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  • Molly Fiedler

What I found at in-cosmetics Global 2023 Barcelona

I’m back from in-cosmetics Global 2023 Barcelona. It was a blast to see faces from the past, make new connections, and walk the show looking for what’s next. I have a few thoughts.

1. Our industry feels more risk-averse than ever. So what happens to innovation? Some chemists I talked to had so little curiosity about promising new ingredients. They were looking only for packaged answers (and the show wasn’t short on over-engineered, over-packaged ideas). That’s the lazy approach.

Chemists are supposed to be the people who understand every ingredient as a building block that comes to life through formulation and manufacturing processes. The real magic of chemistry is to look beyond what’s presented to see what could be—and then make that happen. If all we reach for is the tried and tested, we’ll never improve.

I’m excited about an emulsifier made from overabundant Sargassum seaweed. This is where sustainability should be headed (not more empty marketing claims wrapped in plastic, which were as prolific at the show as Sargassum is in the Atlantic). The emulsifier isn't quite there yet, but I have ideas. Get in touch if you’d like to hear more.

The real magic of chemistry is to look beyond what's presented to see what could be—and then make that happen.

2. I’m gonna say it: I told you so. For years, people thought I was out-of-touch for limiting or refusing to formulate with silicon. Early on, I saw signs that it couldn’t last as a viable ingredient in personal care. Its lack of biodegradability was a problem then and has finally overtaken the initial excitement. From the beginning I wondered if it’s so tough to wash out of vats, how will it ever wash out of the Earth? I care about the impact my formulas have on the health of the planet. I am excited by all of the silicone alternatives that are now available.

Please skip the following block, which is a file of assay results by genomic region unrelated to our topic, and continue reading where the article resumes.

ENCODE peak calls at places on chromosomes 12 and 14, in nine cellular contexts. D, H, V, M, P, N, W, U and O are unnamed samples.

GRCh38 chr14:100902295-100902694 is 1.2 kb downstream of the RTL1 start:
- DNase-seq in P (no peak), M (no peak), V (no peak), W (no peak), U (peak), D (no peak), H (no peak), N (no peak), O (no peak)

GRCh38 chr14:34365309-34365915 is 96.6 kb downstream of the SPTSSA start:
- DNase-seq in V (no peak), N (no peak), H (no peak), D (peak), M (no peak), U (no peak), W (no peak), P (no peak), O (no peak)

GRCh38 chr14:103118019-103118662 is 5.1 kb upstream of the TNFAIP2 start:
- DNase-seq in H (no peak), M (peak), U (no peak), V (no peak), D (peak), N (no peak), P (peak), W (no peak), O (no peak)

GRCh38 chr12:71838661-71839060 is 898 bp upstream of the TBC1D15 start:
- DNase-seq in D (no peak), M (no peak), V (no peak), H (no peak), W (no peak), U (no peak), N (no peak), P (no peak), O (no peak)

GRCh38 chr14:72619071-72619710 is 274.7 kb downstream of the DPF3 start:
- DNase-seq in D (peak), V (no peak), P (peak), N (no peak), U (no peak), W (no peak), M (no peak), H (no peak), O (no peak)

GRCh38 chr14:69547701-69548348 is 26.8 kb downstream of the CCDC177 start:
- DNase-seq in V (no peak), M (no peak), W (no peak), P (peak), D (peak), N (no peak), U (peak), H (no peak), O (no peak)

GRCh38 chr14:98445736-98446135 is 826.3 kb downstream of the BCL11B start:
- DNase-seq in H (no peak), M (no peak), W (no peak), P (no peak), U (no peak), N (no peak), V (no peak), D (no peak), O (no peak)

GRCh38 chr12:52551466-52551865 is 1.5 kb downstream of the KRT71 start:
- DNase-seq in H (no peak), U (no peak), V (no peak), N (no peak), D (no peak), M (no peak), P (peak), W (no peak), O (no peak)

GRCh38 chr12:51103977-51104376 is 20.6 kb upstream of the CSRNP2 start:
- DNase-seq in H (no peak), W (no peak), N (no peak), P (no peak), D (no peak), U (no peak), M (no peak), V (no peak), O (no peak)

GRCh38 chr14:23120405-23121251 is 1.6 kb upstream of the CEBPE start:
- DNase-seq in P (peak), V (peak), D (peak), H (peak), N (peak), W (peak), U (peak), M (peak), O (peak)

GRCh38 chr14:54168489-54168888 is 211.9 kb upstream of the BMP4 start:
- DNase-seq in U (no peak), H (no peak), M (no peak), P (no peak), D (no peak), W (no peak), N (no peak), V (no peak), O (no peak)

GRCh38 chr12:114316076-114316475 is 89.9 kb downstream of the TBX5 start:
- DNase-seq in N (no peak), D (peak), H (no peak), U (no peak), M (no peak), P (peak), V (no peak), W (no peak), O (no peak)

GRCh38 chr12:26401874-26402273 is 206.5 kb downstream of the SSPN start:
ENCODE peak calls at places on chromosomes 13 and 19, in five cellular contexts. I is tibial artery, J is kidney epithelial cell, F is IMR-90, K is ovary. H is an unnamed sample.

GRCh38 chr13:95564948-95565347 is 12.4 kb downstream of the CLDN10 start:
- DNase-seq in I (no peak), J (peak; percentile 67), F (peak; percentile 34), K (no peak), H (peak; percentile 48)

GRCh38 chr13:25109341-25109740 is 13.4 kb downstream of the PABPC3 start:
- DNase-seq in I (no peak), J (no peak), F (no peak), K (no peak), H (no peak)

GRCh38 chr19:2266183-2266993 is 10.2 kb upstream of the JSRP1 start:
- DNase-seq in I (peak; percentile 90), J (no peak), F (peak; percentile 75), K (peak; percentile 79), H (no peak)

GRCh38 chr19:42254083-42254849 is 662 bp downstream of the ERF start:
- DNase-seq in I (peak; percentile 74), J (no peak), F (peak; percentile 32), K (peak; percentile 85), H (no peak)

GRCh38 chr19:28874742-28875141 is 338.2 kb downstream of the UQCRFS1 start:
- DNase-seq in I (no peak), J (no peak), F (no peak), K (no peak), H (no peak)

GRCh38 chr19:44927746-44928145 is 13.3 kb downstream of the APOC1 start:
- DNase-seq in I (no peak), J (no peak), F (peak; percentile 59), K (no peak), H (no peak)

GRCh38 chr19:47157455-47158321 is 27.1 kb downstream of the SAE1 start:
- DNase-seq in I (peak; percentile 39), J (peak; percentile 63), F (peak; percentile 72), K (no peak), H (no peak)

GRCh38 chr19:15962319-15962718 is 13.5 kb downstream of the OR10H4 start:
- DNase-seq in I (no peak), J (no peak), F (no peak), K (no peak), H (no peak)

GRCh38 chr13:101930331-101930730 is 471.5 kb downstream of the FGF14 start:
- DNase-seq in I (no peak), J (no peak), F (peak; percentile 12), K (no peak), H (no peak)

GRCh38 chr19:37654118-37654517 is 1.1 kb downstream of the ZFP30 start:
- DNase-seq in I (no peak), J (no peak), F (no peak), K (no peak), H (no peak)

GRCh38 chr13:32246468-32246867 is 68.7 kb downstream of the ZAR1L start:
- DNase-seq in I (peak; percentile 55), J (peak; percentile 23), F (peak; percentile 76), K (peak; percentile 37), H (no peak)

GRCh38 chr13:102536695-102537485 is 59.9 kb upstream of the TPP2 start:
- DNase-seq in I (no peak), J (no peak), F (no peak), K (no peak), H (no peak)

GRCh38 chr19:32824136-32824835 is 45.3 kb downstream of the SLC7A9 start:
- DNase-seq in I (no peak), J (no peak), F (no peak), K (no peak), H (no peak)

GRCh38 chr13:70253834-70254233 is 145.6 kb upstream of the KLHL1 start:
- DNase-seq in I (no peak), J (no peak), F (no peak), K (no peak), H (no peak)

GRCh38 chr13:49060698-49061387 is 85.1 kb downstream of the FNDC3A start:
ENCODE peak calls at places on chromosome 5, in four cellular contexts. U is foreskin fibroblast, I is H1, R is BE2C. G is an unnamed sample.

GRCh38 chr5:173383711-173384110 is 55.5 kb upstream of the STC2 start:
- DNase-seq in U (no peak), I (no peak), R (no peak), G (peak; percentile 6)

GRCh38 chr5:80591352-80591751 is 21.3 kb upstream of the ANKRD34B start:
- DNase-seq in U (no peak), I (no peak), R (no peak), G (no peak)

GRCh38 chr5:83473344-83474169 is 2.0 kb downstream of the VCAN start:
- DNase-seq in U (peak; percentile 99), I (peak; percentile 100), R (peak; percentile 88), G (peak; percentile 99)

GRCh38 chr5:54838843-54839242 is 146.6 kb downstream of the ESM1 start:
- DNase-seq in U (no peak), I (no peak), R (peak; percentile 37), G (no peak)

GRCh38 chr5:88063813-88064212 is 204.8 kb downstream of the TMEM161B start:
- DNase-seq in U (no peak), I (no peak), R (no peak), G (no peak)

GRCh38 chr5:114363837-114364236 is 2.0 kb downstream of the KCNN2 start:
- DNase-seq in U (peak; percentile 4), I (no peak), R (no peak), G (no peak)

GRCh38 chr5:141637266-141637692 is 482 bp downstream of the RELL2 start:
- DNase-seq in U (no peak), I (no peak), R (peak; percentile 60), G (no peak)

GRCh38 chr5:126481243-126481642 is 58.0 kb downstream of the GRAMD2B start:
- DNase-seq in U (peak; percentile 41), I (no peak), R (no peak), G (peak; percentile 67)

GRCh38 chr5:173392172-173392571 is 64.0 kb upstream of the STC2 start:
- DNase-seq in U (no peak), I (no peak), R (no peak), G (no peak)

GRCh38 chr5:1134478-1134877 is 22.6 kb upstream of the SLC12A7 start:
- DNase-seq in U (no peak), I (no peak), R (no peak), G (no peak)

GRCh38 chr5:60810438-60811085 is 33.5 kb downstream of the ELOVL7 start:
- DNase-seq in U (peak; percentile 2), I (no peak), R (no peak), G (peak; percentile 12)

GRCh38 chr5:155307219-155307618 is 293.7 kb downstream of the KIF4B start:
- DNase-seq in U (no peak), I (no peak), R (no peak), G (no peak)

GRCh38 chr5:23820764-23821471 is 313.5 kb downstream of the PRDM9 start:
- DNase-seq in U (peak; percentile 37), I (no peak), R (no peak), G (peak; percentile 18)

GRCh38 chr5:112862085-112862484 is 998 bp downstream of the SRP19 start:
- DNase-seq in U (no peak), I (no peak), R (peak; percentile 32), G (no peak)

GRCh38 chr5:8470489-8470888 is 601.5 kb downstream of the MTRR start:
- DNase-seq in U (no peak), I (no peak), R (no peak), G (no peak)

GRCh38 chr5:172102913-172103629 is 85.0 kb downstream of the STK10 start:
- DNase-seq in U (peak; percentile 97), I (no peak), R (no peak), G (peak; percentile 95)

3. A stolen phone and stress relief. Barcelona was packed with tourists, and with lots of tourists come thieves. Early in the trip, my phone was stolen out of my hand. I wasn't hurt, and I knew exactly what to do to turn it into a brick. Essentially I lost the hardware. More disturbing than that was the way dozens of people just watched it happen then moved on.

The unexpected upside was that for a few days I experienced Barcelona without the distraction and constant interruption of text notifications and calls. I was surprised at how relaxing it was. I paid attention to things differently. I stopped and sat on a bench and watched the world go by instead of going head-down into a screen (what everyone else on the bench did). I didn’t miss taking selfies. Instead, I looked at amazing architecture and remembered my first trip to Spain when I was 16. Now that I’m back and have a new phone, I’m going to spend more time untethered. It’s good for mind, body, and soul.

photo: chalk wall at in-cosmetics Global 2023
  • Molly Fiedler

The art and science of resilient, repeatable formulas

The R&D lab is as close as it gets to ideal conditions. But formulas don’t get manufactured in ideal conditions. A formulator who knows about actual manufacturing conditions up front can work with that reality—rather than against it.

A Solu-Tech principle is that formulas must be resilient and repeatable. That means making sure that a formula’s chemical principles will work with the mechanical principles of the manufacturing line. Only then can a formula be reproduced, over and over, at scale.

A formula’s chemical principles must work with the mechanical principles of the manufacturing line. Only then can a formula be reproduced, over and over, at scale.

A formula that worked at a large manufacturer may not directly translate to other environments. Some ingredients (like natural, food grade preservatives) don’t perform in every manufacturing situation.